“Women usually didn’t have important jobs in the old days…”

This is another one of those cartoon-version-of-the-old-days statements. Students have written that women had no rights in the old days, that women were downtrodden by their husbands in the old days, that women never worked outside the home in the old days, that women were denied education in the old days…you name it, women couldn’t or didn’t do it.

That’s not to say that the “old days” were a feminist’s dream come true; but surely even the most sweeping generalizer has to acknowledge such living legends as the Amazons, Cleopatra, Queen Elizabeth I, Queen Victoria, Katherine the Great of Russia, Marie Curie, Clara Barton, and Florence Nightingale, not to mention any number of writers, teachers, social activists, and artists, in western and eastern culture. My annual “‘the exception proves the rule’ doesn’t mean ‘if there’s an exception that means the rule is true’—proves in this adage means tests!” lecture surely must fall on some ears that aren’t deaf.

But this student, a young woman herself by the way, didn’t stop with the generalization; she explained it, making it much worse:

“Women usually didn’t have important jobs in the old days—they usually cooked and cleaned and did everything to please their husband.”

So, in her mind, cooking and cleaning aren’t important jobs. Someday when she’s as busy as most of us are, and far from her mother’s (or her mother’s servants’) care, she may realize just how important cooking and cleaning are, and how quickly chaos descends if no one does those jobs.

My favorite generalization in this whole assertion is the “did everything to please their husband” one. Set aside the number disagreement that suggests polygamy, and focus on the “everything to please.” Hmmm. The possibilities there are endless, depending on the husband. We now have laws to address some of the kinkier or more abusive demands he might make, but the “everything” that remains legal is also a pretty wide field. Would it please a husband to have his wife earn a Ph.D.?—some husbands, most definitely; others, not so much! Or to have his wife greet him at the door wearing nothing but an apron and a smile (which, I kid you not, was suggested in a women’s magazine I read in the ‘sixties)?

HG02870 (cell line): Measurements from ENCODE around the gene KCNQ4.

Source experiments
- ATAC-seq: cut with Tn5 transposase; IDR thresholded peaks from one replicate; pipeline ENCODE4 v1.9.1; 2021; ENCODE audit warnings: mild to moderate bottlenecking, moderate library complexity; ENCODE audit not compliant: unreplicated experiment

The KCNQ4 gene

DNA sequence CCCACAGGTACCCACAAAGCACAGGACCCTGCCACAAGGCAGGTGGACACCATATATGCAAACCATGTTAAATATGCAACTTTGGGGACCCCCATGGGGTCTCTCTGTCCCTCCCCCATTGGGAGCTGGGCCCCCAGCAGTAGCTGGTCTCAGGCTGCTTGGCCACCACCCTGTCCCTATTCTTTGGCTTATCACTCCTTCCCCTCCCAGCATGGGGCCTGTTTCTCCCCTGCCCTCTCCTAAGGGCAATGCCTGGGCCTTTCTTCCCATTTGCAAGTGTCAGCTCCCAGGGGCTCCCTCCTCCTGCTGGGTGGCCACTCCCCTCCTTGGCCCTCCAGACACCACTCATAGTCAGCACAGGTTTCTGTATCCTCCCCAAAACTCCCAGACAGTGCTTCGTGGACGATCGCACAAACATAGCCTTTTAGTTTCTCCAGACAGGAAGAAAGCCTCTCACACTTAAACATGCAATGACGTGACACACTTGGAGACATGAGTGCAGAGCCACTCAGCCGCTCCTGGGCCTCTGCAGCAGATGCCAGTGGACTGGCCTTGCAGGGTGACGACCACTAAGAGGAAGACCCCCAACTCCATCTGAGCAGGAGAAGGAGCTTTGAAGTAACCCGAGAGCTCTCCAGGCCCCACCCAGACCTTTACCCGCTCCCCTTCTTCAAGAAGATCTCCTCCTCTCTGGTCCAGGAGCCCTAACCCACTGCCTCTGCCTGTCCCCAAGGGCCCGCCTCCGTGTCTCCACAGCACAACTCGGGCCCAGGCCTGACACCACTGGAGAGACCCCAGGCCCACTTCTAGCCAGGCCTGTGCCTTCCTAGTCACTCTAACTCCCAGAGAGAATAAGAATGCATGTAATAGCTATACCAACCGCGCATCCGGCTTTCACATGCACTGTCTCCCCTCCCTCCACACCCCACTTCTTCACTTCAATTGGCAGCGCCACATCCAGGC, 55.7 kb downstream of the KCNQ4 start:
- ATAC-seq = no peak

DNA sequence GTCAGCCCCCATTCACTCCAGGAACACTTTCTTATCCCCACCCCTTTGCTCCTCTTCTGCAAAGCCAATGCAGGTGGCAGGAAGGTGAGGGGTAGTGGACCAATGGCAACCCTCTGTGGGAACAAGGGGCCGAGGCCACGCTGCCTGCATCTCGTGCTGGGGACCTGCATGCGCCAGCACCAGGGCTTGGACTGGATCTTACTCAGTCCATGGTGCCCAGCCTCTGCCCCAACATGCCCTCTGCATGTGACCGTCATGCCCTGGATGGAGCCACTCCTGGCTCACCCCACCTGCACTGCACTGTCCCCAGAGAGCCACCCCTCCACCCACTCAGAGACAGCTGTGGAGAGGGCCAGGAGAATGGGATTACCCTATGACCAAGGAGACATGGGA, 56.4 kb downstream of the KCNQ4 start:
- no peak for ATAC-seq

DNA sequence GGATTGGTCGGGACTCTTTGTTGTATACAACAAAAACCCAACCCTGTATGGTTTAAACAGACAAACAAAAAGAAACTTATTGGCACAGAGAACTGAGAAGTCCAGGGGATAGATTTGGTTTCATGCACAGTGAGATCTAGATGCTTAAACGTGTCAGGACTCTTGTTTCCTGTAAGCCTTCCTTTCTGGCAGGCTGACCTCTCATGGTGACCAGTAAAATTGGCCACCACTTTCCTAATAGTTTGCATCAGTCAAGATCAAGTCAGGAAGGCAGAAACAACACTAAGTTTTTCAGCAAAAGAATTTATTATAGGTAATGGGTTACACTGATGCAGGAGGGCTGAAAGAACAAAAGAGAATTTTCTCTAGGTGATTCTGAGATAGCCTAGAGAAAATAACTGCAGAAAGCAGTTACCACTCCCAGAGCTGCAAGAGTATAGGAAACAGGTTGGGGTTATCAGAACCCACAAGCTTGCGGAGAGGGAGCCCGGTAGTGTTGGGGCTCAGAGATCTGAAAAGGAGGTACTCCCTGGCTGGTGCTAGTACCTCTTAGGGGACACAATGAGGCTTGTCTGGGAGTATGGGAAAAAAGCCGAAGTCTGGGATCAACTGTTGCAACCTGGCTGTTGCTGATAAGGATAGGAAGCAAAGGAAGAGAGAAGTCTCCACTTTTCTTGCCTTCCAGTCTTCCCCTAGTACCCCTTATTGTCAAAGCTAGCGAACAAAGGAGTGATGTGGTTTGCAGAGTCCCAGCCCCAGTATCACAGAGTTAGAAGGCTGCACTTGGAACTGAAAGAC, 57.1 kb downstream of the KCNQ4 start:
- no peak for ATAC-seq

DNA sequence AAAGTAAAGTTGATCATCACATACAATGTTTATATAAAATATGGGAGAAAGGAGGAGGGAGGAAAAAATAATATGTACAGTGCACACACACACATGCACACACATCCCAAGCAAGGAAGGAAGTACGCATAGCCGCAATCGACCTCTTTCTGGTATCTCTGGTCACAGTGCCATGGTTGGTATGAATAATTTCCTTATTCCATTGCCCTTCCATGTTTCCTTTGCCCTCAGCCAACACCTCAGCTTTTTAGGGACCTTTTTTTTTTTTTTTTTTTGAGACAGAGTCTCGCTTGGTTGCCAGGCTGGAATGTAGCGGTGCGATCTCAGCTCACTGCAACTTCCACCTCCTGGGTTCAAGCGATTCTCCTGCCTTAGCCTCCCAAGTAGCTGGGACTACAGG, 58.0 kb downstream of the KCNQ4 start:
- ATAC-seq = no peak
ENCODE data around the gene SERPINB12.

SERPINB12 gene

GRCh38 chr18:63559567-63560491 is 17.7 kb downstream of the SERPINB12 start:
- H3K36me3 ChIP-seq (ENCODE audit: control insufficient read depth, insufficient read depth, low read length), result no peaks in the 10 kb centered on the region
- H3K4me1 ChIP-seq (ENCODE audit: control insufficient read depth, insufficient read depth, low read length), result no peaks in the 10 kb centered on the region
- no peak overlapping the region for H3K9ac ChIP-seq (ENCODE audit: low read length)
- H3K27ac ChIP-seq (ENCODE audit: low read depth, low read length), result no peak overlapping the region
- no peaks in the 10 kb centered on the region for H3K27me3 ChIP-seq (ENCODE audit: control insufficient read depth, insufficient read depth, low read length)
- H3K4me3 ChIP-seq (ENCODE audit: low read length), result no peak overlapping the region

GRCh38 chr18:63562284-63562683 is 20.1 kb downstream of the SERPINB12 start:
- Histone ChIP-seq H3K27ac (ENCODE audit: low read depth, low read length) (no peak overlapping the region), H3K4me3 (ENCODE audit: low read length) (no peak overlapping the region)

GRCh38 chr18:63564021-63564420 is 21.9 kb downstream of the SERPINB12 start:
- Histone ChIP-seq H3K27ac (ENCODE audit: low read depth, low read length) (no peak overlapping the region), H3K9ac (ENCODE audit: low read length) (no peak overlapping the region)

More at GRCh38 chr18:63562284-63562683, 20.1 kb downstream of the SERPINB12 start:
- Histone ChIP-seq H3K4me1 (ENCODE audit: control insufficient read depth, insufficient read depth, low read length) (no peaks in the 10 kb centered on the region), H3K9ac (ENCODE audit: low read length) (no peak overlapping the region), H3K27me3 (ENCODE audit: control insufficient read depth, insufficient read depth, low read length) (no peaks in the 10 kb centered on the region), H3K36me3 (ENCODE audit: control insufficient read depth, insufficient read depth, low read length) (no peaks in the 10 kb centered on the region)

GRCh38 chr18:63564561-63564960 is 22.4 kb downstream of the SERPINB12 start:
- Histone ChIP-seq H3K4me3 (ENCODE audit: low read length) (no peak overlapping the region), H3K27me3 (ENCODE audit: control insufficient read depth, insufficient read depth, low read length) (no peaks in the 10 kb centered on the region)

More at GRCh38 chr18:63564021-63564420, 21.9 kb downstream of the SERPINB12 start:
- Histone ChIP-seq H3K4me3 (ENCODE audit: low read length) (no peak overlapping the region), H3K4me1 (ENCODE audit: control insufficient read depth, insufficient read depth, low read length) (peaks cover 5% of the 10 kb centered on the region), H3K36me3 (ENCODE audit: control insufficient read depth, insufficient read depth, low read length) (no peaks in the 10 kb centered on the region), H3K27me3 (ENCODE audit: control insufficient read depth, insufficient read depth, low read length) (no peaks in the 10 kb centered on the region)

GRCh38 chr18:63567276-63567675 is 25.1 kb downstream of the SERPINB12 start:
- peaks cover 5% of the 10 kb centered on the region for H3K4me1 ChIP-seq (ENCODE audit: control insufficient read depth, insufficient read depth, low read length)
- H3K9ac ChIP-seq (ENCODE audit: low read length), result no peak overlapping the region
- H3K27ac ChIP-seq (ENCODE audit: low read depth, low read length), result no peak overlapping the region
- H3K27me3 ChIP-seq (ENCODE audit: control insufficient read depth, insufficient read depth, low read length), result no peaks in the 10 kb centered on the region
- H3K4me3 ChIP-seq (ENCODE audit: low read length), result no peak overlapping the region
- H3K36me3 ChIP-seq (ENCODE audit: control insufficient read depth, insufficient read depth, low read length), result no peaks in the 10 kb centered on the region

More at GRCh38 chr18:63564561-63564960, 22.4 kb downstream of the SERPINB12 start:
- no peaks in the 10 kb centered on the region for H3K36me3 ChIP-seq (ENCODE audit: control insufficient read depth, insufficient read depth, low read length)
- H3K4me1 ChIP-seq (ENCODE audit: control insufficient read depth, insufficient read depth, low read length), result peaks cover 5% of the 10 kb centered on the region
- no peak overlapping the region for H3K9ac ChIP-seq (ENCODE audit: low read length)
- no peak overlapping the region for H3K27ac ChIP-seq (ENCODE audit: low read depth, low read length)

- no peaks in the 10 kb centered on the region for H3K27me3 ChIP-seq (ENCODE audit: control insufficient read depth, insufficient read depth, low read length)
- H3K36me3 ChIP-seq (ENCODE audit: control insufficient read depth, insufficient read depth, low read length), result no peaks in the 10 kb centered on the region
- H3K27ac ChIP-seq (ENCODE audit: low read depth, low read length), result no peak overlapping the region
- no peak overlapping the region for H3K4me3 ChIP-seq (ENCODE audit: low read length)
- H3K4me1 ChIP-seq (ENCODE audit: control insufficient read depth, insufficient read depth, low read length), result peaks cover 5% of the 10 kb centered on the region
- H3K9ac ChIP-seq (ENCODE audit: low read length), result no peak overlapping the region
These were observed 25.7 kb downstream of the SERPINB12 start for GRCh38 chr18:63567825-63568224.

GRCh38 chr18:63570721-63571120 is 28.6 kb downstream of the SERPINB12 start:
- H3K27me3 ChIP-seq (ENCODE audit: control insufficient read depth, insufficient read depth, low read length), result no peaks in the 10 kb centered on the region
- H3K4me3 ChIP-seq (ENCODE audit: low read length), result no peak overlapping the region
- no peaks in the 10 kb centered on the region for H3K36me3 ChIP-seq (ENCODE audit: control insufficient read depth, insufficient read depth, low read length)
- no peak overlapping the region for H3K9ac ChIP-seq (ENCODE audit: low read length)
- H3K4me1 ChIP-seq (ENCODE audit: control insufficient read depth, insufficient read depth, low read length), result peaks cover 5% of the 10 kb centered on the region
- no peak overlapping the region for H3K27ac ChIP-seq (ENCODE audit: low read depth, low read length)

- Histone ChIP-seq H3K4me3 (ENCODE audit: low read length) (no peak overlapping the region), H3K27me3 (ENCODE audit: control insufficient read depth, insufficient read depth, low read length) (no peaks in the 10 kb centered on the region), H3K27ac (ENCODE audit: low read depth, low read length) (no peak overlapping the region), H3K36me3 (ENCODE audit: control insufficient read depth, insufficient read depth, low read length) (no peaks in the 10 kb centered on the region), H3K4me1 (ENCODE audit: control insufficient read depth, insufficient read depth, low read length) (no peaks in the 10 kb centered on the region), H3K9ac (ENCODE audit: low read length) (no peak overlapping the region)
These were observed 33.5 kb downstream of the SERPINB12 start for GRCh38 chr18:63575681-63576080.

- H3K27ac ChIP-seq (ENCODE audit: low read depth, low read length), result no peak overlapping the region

I also wonder about the women who had no husbands, to please or not to please as the case may be. What in the world did they do “in the old days”? Well, in my student’s cartoon past, evidently there were no such women. Maybe they were living in the same non-cartoon as Cleo and Liz and Clara…and my maternal grandmother, who worked as my grandfather’s bookkeeper/receptionist (for a salary) in his fire-apparatus business, and whom my grandfather generally did as much to please as she did to please him. That was in the twentieth century, yes; but they were married in 1914, which I’m sure would qualify, for my student, as the “olden days.” (I don’t want to leave out my paternal grandmother, who came to this country as a 14-year-old governess and then later worked in several factories during her marriage to my carpenter-grandfather, another “olden-days” couple.)

Beware the easy generalization. Beware the simplistic past. Think.


About RAB

Teacher of English writing and literature (college-level); academic-freedom activist; editor and copy editor; theater director, costumer, actress, playwright. View all posts by RAB

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